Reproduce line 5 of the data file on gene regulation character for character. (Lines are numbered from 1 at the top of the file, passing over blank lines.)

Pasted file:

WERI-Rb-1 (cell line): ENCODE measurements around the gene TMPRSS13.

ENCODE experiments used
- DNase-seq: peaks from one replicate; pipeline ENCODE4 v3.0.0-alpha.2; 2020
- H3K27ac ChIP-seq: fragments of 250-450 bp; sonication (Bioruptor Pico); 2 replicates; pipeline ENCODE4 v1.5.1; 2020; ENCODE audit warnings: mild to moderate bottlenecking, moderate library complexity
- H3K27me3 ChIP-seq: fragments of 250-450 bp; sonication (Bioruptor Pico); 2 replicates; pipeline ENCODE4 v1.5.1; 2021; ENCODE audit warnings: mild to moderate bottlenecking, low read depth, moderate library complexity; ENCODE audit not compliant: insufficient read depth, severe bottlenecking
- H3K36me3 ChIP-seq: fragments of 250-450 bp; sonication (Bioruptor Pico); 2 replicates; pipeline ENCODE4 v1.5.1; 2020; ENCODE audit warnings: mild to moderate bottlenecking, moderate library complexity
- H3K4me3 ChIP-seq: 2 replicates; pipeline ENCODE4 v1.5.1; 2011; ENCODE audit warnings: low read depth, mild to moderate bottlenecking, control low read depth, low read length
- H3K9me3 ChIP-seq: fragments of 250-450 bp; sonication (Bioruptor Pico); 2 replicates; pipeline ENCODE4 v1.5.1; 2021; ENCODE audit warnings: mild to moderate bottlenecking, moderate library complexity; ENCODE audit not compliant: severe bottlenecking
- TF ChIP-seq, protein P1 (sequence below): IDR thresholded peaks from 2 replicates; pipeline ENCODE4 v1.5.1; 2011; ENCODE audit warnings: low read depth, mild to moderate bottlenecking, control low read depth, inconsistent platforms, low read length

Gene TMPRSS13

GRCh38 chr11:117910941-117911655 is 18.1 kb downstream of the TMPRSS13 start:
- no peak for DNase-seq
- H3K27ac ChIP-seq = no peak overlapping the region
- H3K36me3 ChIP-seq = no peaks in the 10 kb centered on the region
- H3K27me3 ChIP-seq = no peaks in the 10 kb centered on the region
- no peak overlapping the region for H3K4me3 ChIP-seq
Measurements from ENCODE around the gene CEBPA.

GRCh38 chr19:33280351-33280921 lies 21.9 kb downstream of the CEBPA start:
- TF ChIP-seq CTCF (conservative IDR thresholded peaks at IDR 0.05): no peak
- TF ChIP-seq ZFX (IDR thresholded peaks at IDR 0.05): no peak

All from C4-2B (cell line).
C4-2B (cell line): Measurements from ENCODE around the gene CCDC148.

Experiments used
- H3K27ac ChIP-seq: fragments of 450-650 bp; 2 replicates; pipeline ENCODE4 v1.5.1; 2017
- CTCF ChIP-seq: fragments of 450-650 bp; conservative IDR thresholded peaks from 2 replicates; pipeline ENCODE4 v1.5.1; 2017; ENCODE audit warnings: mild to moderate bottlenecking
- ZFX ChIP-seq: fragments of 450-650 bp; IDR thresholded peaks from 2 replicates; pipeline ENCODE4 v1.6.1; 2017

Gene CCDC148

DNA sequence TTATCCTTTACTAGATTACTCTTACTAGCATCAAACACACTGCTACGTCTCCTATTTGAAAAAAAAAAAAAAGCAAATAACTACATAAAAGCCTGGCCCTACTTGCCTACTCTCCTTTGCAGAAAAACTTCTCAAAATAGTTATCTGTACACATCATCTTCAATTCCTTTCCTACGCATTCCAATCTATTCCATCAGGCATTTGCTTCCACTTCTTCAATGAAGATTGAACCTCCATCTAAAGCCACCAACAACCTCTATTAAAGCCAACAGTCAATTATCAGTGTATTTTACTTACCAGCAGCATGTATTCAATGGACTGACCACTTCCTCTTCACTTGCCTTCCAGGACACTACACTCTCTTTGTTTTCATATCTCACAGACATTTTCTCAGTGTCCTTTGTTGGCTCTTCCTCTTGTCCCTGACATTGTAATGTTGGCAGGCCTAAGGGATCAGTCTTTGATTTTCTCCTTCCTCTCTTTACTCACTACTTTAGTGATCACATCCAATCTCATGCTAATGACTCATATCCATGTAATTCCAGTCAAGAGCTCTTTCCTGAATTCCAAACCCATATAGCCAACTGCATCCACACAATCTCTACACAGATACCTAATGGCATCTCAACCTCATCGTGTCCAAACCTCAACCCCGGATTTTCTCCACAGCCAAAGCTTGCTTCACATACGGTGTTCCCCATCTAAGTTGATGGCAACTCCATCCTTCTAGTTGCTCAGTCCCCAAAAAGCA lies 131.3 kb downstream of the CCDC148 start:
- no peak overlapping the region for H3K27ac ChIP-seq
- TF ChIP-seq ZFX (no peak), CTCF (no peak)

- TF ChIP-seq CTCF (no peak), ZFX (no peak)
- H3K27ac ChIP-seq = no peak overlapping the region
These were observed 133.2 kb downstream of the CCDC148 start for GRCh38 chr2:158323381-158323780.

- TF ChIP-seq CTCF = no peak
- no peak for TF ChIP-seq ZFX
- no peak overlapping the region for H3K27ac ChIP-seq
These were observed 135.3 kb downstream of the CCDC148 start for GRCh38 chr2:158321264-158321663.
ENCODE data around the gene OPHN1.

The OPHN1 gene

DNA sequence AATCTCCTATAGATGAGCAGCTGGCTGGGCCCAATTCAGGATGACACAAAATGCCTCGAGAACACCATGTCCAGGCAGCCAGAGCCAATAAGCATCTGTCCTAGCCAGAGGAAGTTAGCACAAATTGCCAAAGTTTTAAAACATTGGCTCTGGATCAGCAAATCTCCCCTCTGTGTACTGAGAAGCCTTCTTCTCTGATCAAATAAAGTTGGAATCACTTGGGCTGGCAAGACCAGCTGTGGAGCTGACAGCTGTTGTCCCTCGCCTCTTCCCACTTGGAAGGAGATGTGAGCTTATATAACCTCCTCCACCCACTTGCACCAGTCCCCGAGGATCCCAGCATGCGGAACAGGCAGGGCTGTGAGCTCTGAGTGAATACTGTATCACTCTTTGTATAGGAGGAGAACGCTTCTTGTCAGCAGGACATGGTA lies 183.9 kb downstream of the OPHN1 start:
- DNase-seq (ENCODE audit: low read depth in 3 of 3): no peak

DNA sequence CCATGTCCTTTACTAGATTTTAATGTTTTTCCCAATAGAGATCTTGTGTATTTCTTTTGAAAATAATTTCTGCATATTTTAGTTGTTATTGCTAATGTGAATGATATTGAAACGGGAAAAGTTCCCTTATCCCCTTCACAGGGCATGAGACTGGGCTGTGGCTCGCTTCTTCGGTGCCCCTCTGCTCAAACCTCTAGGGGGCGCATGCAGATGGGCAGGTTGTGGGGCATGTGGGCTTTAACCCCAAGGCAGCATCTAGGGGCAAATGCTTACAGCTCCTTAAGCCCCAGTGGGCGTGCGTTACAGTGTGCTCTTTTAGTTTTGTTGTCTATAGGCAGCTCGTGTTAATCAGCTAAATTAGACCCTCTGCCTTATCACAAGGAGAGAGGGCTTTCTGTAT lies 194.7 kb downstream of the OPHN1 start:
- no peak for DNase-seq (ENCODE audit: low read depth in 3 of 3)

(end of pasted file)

- H3K27me3 ChIP-seq: fragments of 250-450 bp; sonication (Bioruptor Pico); 2 replicates; pipeline ENCODE4 v1.5.1; 2021; ENCODE audit warnings: mild to moderate bottlenecking, low read depth, moderate library complexity; ENCODE audit not compliant: insufficient read depth, severe bottlenecking